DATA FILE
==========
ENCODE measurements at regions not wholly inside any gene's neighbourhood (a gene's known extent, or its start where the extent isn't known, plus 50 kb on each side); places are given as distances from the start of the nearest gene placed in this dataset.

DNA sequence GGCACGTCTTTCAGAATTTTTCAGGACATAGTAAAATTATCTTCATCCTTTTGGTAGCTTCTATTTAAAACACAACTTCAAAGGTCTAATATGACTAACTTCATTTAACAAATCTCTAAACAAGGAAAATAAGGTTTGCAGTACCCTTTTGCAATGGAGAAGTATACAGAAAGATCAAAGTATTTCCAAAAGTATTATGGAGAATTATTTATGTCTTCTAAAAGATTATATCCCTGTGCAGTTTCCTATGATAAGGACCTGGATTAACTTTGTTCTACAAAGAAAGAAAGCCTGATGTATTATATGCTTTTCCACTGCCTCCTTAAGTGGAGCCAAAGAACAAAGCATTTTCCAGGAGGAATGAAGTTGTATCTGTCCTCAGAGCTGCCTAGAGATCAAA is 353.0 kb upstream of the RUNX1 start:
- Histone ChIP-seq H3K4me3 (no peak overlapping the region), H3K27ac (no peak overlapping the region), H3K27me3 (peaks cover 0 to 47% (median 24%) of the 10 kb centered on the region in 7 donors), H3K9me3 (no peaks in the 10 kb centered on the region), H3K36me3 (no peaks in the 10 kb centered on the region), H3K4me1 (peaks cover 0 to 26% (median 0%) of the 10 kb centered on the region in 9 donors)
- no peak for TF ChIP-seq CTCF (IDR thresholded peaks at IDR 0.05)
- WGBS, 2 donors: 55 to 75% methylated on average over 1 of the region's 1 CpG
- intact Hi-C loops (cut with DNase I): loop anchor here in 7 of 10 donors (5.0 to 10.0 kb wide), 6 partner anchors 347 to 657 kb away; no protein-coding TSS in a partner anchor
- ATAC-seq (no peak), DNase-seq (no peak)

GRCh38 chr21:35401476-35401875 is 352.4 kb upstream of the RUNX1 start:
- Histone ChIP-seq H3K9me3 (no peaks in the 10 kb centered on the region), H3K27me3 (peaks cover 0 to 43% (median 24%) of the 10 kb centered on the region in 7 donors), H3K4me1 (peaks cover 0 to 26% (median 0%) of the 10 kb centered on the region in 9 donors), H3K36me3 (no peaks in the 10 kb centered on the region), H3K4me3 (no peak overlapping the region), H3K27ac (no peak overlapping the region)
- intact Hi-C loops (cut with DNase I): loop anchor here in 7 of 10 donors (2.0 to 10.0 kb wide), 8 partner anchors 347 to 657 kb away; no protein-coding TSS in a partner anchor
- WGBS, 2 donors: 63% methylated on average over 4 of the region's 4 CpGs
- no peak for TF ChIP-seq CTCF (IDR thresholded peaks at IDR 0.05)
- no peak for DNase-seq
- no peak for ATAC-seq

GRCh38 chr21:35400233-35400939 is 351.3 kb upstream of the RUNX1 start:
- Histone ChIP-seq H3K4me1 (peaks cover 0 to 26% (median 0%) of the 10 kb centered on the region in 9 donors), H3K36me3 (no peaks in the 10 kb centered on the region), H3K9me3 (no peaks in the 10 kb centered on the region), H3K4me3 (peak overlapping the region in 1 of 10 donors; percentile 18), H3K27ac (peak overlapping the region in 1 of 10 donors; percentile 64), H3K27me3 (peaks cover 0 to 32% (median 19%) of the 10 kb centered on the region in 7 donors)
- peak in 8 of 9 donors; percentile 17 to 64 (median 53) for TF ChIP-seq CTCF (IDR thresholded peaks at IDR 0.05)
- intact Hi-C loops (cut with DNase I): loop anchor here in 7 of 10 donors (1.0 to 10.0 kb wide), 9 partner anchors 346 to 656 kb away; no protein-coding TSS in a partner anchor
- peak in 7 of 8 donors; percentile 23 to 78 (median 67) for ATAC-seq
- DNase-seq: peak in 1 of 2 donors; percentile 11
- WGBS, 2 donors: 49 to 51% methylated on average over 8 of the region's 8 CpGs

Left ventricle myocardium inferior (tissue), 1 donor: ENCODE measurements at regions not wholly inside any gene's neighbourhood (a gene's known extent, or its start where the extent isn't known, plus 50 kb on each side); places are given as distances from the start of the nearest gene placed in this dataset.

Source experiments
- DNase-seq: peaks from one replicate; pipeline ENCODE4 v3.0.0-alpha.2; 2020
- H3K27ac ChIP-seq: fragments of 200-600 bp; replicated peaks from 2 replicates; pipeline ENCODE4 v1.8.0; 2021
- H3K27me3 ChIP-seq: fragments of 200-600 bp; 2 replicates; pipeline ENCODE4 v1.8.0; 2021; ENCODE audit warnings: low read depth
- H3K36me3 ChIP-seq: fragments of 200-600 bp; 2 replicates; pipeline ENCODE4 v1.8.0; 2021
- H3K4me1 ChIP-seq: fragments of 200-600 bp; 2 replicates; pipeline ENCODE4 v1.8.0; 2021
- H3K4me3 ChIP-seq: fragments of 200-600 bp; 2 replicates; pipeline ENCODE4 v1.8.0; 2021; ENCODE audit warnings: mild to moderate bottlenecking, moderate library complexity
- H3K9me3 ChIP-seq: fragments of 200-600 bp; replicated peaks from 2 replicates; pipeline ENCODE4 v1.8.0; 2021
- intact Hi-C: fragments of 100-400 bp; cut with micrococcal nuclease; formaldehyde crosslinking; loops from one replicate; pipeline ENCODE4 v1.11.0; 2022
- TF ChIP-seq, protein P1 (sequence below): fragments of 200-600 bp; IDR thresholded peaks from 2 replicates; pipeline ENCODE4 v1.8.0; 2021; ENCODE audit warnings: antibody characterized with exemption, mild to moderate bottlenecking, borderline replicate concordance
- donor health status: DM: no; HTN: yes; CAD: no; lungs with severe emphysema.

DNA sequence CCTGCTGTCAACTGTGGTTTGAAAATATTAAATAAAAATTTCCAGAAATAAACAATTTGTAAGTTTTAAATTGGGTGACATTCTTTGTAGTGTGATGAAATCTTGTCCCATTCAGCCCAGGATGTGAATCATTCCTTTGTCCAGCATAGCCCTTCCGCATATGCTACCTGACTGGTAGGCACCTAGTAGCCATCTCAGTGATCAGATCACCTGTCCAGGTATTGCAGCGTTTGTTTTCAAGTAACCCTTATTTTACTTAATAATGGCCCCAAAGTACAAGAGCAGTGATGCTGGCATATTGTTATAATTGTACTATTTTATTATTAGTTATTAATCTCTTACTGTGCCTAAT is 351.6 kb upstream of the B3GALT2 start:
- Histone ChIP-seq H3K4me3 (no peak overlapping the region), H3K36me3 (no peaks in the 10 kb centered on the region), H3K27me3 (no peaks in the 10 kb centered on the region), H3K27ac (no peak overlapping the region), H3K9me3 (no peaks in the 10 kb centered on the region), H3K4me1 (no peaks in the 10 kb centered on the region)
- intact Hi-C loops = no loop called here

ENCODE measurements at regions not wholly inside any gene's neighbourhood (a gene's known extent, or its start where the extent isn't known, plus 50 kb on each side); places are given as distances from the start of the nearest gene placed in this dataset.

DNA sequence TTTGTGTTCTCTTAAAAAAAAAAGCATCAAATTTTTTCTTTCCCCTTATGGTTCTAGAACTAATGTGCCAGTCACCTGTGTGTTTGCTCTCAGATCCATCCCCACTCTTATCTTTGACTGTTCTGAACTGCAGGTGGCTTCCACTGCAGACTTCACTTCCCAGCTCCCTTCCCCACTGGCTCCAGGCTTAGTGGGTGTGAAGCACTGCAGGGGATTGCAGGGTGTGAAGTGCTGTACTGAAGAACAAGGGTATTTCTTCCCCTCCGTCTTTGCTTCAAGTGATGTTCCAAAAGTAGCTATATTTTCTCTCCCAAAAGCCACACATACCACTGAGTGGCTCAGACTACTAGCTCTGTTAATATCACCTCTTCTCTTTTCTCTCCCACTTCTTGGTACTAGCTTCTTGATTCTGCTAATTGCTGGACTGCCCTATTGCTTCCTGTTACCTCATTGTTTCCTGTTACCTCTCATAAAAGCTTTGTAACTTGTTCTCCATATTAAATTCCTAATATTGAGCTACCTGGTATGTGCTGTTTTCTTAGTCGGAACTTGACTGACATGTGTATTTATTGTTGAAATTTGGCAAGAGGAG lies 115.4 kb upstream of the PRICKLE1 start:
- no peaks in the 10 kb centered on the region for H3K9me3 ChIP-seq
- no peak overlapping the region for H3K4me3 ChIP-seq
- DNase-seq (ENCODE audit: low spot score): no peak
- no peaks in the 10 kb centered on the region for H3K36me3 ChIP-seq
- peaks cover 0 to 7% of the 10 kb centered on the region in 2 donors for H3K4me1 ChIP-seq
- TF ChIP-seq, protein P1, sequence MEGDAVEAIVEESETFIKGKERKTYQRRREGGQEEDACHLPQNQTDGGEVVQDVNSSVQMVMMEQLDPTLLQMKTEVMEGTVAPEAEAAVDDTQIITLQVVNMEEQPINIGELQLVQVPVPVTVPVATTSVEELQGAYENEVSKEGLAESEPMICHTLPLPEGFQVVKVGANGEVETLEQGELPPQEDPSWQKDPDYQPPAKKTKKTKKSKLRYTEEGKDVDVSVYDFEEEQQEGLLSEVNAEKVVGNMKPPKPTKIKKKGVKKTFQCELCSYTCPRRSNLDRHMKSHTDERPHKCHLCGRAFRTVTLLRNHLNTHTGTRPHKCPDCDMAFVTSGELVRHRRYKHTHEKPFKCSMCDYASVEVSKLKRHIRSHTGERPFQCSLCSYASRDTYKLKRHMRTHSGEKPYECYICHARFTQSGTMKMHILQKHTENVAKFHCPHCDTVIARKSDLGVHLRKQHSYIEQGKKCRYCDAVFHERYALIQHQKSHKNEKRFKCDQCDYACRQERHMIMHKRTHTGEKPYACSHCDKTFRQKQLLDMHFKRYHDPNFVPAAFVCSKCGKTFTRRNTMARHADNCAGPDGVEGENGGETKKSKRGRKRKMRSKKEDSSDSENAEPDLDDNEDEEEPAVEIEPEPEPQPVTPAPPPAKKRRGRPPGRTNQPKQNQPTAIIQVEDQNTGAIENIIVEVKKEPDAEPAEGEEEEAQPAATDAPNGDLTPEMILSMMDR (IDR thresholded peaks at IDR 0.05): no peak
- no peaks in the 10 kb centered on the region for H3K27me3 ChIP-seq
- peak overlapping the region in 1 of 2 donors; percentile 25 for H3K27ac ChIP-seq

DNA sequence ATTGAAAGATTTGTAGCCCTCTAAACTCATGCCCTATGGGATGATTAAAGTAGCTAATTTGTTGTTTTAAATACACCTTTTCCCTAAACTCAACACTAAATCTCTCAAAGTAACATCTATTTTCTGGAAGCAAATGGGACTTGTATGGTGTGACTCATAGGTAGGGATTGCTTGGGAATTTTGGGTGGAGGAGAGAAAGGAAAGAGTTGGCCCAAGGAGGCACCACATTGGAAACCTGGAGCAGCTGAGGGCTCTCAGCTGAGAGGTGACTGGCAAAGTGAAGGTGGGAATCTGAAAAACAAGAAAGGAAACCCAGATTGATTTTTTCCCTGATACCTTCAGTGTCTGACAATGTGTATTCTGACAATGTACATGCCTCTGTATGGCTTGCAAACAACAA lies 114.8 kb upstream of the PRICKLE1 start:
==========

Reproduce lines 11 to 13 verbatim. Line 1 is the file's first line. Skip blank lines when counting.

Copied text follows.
- WGBS, 2 donors: 63% methylated on average over 4 of the region's 4 CpGs
- no peak for TF ChIP-seq CTCF (IDR thresholded peaks at IDR 0.05)
- no peak for DNase-seq